Functions of Kidneys, Role of Kidney in glucose homeostasis, Lipid & protein metabolism
The kidneys are two bean-shaped organs, each about the size of a fist, They are located below the rib cage, one on each side of your spine, The kidneys are powerful chemical factories that remove waste products from the body, they remove drugs from the body, they can balance the body’s fluids, they can release hormones that regulate blood pressure, and they can control the production of red blood cells.
Functions of the kidney
I. Homeostatic function
The kidney maintains the constancy of the internal environment through the excretion of urine, Urine contains excess water, electrolytes, acids, and alkalis, Moreover, it contains the waste products of metabolism, so, the kidney plays an important role in:
II. Endocrine function
- The juxtaglomerular cells of the kidney secrete renin which leads to the formation of angiotensin II that regulates arterial blood pressure.
- The JG cells secrete erythropoietin hormone that stimulates the bone marrow to increase the regeneration of red blood cells.
- The kidney converts vitamin D3 to an active form 1,25-dihydroxycholecalciferol which promotes the absorption of calcium from the intestine.
- Moreover, the kidney secretes prostaglandins.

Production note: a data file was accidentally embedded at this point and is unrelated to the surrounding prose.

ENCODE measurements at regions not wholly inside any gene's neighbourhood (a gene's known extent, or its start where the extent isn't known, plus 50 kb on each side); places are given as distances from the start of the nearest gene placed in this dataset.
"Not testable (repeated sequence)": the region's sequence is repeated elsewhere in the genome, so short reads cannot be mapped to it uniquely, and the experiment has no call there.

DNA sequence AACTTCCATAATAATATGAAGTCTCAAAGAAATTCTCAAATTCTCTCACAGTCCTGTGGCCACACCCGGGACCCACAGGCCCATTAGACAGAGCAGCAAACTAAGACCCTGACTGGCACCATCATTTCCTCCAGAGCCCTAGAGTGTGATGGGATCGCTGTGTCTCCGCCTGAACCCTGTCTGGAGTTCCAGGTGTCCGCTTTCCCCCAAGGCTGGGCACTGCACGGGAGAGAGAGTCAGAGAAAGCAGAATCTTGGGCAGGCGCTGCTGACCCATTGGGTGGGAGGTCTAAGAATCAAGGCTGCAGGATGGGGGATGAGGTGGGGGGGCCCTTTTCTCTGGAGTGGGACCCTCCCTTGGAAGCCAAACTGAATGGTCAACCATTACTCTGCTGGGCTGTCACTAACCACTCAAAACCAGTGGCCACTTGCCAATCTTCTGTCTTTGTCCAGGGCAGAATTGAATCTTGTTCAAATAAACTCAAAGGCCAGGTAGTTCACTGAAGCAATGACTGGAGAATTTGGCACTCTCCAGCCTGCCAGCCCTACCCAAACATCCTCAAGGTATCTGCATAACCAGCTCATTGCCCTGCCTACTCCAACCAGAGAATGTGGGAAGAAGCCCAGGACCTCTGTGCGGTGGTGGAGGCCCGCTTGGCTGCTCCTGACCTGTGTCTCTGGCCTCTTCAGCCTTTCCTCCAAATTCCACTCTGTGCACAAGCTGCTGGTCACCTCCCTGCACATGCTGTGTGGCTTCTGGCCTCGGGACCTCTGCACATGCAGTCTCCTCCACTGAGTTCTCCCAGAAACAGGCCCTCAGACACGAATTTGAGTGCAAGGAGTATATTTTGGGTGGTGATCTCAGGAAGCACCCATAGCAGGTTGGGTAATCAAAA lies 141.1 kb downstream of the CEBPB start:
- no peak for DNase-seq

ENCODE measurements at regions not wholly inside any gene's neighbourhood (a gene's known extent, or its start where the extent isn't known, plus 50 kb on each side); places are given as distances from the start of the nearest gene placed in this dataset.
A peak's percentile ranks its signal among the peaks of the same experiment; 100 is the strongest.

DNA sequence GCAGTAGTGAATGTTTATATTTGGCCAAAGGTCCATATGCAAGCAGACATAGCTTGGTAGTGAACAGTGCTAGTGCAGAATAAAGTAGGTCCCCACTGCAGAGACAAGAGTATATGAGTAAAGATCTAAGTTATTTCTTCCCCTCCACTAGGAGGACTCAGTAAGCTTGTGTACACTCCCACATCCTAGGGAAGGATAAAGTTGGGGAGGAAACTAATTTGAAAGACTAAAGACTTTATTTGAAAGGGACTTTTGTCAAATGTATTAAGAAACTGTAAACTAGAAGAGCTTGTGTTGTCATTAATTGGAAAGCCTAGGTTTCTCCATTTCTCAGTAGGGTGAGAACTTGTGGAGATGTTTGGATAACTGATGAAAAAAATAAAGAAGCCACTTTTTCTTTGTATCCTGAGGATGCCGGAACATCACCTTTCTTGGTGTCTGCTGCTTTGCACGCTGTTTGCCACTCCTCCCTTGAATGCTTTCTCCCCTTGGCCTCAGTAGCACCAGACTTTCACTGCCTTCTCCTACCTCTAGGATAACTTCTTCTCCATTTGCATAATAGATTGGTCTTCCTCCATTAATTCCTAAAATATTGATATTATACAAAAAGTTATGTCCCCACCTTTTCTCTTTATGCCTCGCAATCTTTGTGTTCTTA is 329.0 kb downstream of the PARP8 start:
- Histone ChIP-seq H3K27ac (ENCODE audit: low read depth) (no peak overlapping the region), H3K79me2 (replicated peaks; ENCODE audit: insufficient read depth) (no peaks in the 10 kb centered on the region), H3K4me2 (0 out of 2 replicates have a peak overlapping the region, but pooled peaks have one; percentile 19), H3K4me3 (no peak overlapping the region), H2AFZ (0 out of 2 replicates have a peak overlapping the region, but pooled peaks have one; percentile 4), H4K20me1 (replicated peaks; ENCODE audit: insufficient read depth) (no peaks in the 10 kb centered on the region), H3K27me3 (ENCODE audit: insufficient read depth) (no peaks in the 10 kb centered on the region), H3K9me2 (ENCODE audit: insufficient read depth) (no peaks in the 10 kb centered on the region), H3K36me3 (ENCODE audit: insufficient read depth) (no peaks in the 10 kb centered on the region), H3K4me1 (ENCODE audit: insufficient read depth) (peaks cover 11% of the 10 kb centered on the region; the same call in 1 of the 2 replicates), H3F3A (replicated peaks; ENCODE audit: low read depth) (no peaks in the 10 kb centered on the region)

III. Metabolic function of the kidney
The energy supply of the kidney
The kidney tissue represents less than 0.5 % of the body weight; it receives 25 % of the cardiac output and 10 % of O2 consumption, this is required for the synthesis of ATP needed to reabsorb most of the solutes filtered through the glomerular membranes. The energy reserves in the kidney (glycogen, phosphocreatine or neutral lipids) are very low, thus the kidney must get its energy requirement from circulating substrates.
Substrates used by the kidney for energy production: In the fed state, the kidney mainly oxidizes lactate (33% of total renal O2 consumption) and glucose. While during starvation, there is a decrease in blood lactate and glucose concentrations and an increase in blood ketone bodies and fatty acids concentrations, so the renal uptake of ketone bodies and fatty acids increases, they appear to be the major kidney fuel during starvation.
A) Carbohydrate metabolism in the kidney
Role of the kidney in glucose homeostasis
Regarding glucose homeostasis, the kidney can be considered as 2 organs:
- Renal medulla: in which glucose utilization occurs mainly.
- Renal cortex: in which glucose synthesis (gluconeogenesis) occurs mainly.
This occurs due to the differences in the distribution of various enzymes in the renal medulla and renal cortex, In the renal medulla, the cells have considerable glucose-phosphorylating enzymes (hexokinase), glycolytic enzyme activity and depend on glucose as a major source of energy.
The cells don’t have glucose-6-phosphatase and other gluconeogenic enzymes, Thus cells of the adrenal medulla can take up, phosphorylate and metabolize glucose through glycolysis; they can form glycogen, but cannot release free glucose into the circulation.